I was working on a client’s manuscript this week (a novel) and noticed a recurring pattern: at the end of every chapter, she stopped abruptly, sometimes even in the middle of a conversation. One character would ask a question and the other would simply not reply. I kept turning the pages thinking that there must be extra line spaces inadvertently added in, but no – that was where the chapter ended.
I asked the writer what was going on, and she said, “I did that to create tension, so the reader would want to know what was going to happen next.”
While that impulse is excellent, the execution wasn’t there. It’s not random curiosity that you want to engender in the reader. It’s story-specific curiosity.
You want a chapter to bring the main character to a decision or a crossroad or some moment where something specific at stake, so that the reader wonders what that character will do. The decision or action has to have meaning to them and their internal reality – the truth of what they want and why they can’t seem to get it.
Writing a novel is building what Lisa Cron, author of Wired for Story, calls a “cause and effect trajectory.” One thing leads to another thing, which leads inexorably to the final moment when the main character has to face the thing we have come to watch her struggle with.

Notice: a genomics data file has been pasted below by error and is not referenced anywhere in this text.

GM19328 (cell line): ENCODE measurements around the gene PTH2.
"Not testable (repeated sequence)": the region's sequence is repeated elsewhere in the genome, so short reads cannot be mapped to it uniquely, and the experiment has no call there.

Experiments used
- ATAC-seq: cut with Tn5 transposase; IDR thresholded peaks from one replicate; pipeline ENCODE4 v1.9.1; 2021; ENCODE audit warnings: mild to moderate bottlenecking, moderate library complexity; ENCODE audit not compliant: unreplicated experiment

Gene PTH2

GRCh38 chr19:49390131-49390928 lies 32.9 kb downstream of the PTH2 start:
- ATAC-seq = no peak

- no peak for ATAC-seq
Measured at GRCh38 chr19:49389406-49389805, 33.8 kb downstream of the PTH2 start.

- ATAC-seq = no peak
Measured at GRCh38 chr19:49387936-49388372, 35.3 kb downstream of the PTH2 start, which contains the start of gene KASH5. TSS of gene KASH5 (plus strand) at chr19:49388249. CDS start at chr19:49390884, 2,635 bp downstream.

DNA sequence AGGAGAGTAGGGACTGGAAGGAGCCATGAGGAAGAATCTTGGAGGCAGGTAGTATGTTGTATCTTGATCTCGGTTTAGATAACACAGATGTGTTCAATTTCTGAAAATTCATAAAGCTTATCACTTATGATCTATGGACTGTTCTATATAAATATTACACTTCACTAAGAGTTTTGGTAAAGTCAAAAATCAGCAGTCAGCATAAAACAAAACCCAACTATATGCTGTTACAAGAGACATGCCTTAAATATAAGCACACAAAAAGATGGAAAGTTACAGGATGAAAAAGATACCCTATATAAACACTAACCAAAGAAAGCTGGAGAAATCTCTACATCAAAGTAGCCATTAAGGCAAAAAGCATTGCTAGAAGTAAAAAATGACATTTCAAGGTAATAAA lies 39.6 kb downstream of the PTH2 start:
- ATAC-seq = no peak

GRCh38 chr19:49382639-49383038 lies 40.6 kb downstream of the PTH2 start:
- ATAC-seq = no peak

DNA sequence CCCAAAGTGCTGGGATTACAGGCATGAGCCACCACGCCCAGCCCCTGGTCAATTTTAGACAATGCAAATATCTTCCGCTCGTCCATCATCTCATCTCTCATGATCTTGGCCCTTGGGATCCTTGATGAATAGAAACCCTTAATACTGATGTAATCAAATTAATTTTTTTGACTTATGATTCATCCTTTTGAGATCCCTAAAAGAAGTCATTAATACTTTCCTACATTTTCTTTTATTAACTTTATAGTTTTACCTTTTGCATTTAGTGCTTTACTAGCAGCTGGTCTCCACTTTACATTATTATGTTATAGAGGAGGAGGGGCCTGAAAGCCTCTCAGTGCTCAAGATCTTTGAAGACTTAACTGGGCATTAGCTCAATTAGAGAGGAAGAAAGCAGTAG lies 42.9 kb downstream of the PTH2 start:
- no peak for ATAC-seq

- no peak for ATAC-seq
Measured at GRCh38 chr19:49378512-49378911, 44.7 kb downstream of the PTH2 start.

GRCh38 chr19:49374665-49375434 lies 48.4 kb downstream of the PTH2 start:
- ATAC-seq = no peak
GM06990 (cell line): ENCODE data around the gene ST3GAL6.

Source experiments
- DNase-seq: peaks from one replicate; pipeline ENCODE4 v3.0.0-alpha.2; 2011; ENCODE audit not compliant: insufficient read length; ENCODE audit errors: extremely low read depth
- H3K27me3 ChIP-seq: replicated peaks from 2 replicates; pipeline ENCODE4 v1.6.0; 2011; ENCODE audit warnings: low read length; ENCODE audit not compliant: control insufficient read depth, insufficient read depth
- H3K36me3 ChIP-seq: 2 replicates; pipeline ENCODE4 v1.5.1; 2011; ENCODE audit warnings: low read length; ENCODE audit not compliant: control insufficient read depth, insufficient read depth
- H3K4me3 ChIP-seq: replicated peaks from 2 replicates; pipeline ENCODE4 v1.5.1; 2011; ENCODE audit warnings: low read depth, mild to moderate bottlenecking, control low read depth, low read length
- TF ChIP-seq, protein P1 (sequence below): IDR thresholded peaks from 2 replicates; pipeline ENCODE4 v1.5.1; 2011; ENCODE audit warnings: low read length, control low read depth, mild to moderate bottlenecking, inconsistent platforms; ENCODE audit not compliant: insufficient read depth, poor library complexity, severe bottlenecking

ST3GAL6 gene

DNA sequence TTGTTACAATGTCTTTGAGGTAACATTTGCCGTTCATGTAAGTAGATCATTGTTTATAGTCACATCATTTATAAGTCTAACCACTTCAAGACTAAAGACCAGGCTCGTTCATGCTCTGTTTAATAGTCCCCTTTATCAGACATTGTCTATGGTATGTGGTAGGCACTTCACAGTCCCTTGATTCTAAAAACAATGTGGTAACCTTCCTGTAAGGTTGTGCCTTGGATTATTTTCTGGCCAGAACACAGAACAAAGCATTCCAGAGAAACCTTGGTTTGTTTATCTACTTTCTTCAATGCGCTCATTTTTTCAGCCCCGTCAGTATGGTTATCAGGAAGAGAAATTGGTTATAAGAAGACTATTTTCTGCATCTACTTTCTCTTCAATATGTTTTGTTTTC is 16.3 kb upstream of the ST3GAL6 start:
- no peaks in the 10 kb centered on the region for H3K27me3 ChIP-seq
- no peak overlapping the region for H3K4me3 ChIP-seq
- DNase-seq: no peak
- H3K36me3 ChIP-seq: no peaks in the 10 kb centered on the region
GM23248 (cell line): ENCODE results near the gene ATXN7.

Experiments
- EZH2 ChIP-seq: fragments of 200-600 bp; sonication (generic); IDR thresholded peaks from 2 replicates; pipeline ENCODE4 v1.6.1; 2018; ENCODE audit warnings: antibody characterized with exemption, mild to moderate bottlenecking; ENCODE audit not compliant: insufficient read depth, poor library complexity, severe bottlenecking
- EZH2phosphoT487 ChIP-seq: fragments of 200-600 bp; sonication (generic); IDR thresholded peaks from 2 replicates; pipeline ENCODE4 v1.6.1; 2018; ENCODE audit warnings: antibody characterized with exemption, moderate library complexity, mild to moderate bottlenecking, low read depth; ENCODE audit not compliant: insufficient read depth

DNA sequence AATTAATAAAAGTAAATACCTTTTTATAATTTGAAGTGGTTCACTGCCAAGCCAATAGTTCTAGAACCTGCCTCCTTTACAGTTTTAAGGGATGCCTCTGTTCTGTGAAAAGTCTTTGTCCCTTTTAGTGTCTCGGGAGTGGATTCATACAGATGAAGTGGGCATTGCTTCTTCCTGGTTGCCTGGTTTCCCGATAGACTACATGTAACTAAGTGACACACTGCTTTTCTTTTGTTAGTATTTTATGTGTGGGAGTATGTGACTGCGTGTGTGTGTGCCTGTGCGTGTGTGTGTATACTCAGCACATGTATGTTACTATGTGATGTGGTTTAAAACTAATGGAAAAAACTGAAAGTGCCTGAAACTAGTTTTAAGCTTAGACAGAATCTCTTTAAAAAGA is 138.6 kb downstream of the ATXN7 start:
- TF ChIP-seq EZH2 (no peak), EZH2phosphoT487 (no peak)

There is a fabulous explanation of this truth from the writers of South Park, Trey Parker and Matt Stone. They talk about a test: if you can say, “and so” to link together the element of your story, you have missed the boat. “And so” means you have a collection of things that happen—probably random, probably not leading to anything, probably not capable of capturing a reader’s attention. What you want instead is to link things with “because of that…”
One thing happens and because of that another thing happens and because of that the next thing happens.
Cause and effect. It means everything is linked. It means everything has to be there in order for the whole to make sense.
You can watch Trey Parker and Matt Stone talking about their “because of this” theory HERE.
It’s the fundamental lesson of story, and one that you can stop and measure at the end of every chapter.
· What’s the thing that has happened in this chapter?
· What, then, is the thing that happens because of that?
That’s what the reader will turn the page to find out. If you can’t answer, you’re not finished with that chapter.
And if you have to stop in the middle of a conversation or invent some drama to urge the reader forward, think again.
For memoir, you have the advantage of being able to look back on your life and see the connections that led from one thing to another. You can see the dominoes lined up. And your bigger task is to take OUT some of the pieces that don’t apply to the one trajectory we are tracking.
In how-to and self-help, the “because of that” test will help you to build a solid argument that draws your reader through a series of steps and decisions to become something new – smarter, skinnier, divorced, or whatever state you are guiding them towards.
Crafting better chapter endings is a powerful way to become a better writer. Pay attention to the flow of one chapter to another and you will be on your way to a story your reader can’t put down.